With sabers rattling in Persia for nearly 3,000 years, the latest Iran flare-up looks boringly familiar. Jews have spent most of history around warring empires: Starting with Passover and the escape from Egypt, it’s where our “You tried to kill us, we survived, let’s eat!” holidays come from. The prophets’ visions of a better world haven’t stopped anyone from making war or creating cultures that glorify it. But maybe we can learn something new if we view the current scenario with fresh eyes.
World War II made the United States a warrior empire. We created a military-industrial complex to mobilize for the war and to never again be caught unprepared. But by 1960, President Eisenhower was warning that the MIC’s enormous influence threatened to endanger our liberties and democratic processes. Only “an alert and knowledgeable citizenry” could compel the MIC to serve America’s “peaceful methods and goals.”
Today, we spend 53 percent of our federal budget on the MIC, choosing to spend less on other essentials like education and health care. The MIC provides massive employment, operates from thousands of U.S. and overseas facilities, and delivers production capacity and revenues for national-level projects, including the Internet, interstate highways, satellites, renewable energy and international security. The MIC permeates our culture, language, media, fashion, designs, manufacturing and research. It endangers us through fossil fuel consumption and pollution, wars, laws and by promoting a culture of fear that encourages jingoistic attitudes.
The world’s most prosperous economies have always fielded the biggest militaries and imposed their worldviews by force. Dominant empires believe that might makes right, and create us-versus-them situations to reaffirm that the “us” is more powerful.
Rutgers University Professor Robin Fox asserts that we waste too much time asking what causes violence, when “it is as much a part of the human life process as digesting or reproducing.” The real question is how cultures manage to stop violent activity by de-escalating violent energy, managing it, and/or diverting it elsewhere. More broadly, defusing us-versus-them attitudes reduces the need for military force.
In “What’s the Economy For, Anyway?” John DeGraaf and David Batker assert that it’s time for our society to invest less in our military-industrial complex, and more in our human resources and infrastructure. Basically, we need to provide the greatest good, for the greatest number, over the longest run. A starting point is to measure America’s wealth in other ways than dollar output, like with the Happiness Index, Index of Sustainable Economic Welfare, or Genuine Progress Indicator. Whereas bad outputs are added to good in the GDP – for example, the Gulf oil spill contributed more to the GDP in cleanup and legal payments than just delivering the oil would have – in the alternative indicators, bads are subtracted from goods to yield a net measure of wealth and health.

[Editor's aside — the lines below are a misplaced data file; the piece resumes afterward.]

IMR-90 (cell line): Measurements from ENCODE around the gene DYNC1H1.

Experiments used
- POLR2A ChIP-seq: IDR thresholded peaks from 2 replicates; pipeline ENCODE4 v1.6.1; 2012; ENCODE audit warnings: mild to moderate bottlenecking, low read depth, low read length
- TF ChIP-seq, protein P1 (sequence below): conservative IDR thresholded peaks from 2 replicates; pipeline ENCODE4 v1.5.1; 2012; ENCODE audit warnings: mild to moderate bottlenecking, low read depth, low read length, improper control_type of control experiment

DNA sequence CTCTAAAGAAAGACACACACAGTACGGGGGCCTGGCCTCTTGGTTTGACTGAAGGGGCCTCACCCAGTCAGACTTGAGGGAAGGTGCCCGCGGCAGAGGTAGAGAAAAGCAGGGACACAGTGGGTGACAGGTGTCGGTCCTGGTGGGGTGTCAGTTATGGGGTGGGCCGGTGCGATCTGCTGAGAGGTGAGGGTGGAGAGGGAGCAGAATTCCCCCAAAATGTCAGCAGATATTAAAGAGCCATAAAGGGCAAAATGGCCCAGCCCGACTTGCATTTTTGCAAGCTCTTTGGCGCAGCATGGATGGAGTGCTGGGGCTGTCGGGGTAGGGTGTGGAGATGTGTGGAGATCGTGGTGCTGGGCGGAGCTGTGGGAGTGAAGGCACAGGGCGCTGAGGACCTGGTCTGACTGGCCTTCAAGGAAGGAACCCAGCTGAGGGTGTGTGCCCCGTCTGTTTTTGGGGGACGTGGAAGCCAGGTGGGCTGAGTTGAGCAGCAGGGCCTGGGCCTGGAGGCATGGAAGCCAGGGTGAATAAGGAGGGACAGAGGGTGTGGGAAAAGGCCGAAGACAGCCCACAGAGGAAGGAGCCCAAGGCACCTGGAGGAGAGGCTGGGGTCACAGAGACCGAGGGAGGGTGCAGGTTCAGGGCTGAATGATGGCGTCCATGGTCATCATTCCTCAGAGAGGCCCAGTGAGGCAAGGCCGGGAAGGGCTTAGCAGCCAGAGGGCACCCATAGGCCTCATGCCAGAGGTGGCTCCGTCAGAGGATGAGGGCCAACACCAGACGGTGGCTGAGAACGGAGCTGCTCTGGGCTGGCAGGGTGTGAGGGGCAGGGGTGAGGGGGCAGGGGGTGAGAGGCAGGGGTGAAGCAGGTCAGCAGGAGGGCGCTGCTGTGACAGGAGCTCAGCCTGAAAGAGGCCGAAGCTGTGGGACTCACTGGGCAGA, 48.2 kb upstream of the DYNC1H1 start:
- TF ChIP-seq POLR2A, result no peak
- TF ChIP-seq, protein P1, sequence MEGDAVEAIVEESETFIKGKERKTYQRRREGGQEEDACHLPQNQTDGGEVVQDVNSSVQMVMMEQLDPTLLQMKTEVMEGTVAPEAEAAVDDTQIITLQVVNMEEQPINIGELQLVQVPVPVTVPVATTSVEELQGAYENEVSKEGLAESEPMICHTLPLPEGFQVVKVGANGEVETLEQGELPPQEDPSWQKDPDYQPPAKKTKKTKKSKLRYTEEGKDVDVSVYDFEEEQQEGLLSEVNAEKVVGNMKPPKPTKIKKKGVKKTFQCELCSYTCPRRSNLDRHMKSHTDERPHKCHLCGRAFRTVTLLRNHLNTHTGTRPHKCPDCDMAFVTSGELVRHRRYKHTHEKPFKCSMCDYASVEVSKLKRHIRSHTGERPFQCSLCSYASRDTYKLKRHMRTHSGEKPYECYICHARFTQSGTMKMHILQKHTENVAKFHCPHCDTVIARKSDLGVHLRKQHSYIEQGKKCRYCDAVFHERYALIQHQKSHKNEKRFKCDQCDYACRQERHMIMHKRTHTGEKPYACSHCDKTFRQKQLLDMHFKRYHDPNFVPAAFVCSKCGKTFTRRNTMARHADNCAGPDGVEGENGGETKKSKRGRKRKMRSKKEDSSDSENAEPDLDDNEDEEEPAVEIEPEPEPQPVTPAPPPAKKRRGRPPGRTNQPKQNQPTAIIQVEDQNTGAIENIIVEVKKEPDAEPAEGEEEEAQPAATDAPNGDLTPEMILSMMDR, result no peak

Another approach is to subsidize and empower the goods. Rather than military service being the only “full credit” way to serve our country, we should be able to serve in many areas, like trades, health care, teaching, and helping to defuse international conflicts.
People like University of Massachusetts professor emeritus Ervin Staub and Tikkun magazine founder Michael Lerner encourage dialogue and other practices to humanize opposing groups, overcome fear, create trust, and promote inclusive, rather than destructive, viewpoints and actions.
That’s where we alert and knowledgeable citizens come in. To change the might-makes-right attitude, honor the humanity of others and ourselves, and strengthen our society, we must demand that our leaders make federal investments as massive as those in the military-industrial complex in domestic infrastructure, research and development and employment, and – with adversarial countries – cultural exchanges, sports, open communication, and mutual, unrestricted travel.
It doesn’t mean we let down our guard. But it does mean we work toward Hosea’s vision: “I will break the bow and the sword and the battle out of the land, and will make [all living things] to lie down safely” (2:18). And America will be more secure, and world history a little less boringly familiar.